Evaluation Of the surgery wound healing process using self‑adaptive SKIN suture OR mechanical stapler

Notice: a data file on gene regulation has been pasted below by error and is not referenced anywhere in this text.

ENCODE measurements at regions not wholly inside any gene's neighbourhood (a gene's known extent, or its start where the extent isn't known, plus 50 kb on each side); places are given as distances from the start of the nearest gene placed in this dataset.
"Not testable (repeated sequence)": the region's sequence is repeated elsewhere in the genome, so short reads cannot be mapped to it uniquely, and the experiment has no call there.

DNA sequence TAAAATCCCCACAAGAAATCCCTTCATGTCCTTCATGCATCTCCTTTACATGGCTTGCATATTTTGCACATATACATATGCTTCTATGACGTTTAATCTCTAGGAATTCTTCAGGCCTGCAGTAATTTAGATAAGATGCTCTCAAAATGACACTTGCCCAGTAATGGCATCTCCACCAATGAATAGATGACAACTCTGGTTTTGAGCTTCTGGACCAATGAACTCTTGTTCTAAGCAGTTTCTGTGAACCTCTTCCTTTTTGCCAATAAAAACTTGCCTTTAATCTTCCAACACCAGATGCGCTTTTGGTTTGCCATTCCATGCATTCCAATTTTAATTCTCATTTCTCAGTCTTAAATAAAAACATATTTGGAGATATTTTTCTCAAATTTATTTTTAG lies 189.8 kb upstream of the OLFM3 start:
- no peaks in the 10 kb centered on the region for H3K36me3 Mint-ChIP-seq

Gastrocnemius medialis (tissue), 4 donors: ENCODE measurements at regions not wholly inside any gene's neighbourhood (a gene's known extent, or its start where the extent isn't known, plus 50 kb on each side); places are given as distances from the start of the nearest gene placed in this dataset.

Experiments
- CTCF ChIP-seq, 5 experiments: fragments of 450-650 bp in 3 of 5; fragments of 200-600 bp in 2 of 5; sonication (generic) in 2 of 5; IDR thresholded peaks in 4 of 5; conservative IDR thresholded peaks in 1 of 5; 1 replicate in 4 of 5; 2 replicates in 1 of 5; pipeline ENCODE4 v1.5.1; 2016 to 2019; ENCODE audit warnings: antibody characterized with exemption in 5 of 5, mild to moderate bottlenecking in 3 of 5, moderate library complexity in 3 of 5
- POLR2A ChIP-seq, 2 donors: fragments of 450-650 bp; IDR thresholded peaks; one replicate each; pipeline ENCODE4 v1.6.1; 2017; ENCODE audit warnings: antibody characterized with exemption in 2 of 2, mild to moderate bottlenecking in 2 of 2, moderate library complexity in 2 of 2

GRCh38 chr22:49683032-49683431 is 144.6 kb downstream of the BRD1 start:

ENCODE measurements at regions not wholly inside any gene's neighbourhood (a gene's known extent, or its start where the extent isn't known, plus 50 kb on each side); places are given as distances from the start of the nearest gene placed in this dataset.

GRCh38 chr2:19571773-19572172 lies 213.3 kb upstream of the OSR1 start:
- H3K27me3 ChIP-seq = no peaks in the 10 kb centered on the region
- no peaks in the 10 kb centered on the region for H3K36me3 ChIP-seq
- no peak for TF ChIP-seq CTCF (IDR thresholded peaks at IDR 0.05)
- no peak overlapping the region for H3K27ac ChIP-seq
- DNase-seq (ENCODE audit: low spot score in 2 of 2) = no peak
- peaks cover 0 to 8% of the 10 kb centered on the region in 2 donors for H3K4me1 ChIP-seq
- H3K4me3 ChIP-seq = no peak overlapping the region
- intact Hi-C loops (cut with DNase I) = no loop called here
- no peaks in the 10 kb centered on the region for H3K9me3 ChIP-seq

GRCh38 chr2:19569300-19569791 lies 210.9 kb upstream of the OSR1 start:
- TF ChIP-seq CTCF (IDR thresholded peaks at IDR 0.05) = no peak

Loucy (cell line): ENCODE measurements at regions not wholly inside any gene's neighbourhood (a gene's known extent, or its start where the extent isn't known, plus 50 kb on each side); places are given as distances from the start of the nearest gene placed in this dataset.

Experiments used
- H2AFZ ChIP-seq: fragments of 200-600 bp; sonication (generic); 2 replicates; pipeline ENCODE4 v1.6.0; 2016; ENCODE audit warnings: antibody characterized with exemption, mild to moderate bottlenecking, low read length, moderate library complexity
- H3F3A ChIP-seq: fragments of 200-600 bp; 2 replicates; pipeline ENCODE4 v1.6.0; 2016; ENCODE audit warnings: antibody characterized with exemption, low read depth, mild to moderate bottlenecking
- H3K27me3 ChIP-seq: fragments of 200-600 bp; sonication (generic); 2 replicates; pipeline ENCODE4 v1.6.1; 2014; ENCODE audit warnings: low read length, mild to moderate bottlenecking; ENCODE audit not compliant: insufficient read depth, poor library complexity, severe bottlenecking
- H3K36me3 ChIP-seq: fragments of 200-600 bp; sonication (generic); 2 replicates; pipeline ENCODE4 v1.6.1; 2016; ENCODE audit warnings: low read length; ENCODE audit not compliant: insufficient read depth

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Wound healing is a complex and time-phased process. The occurrence of numerous negative conditions as well as external factors have a significant influence on the risk of potential complications. Preparing the patient for surgery, attention should be paid to a number of factors determining the proper healing process. The aim of the study was to compare the results of the early period of surgical wound healing process with access via laparotomy using techniques, which are self-adaptive sutures and mechanical staplers used for skin closure. Material and methods. The study included 120 patients divided into three groups, according to the degree of wound continence, in accordance with the CDC (Center for Disease Control and Prevention). Exclusion criteria based on objective analysis were applied for patients with a higher risk of complications. In all cases the skin layer was closed with monofilament suture or single-patient use stapler. A ten-day observation of the wound healing process was implemented. The study was randomized. Results. In the case of patients groups identified as a “Clean Wound “ and “ Clean / Infected Wound“ no significant differences were discovered. In the group “Contaminated/Infected Wound “significantly higher percentage of wound-healing complications were reported (p < 0.05) for which monofilament sutures was used. Conclusions. The study showed, that mechanical stapler is recommended for contaminated/infected surgical wounds due to significantly lower risk of complications. In the case of wounds divided as a “Clean” and “Clean/Infected” type of suturing material has no significant effect on wound healing.
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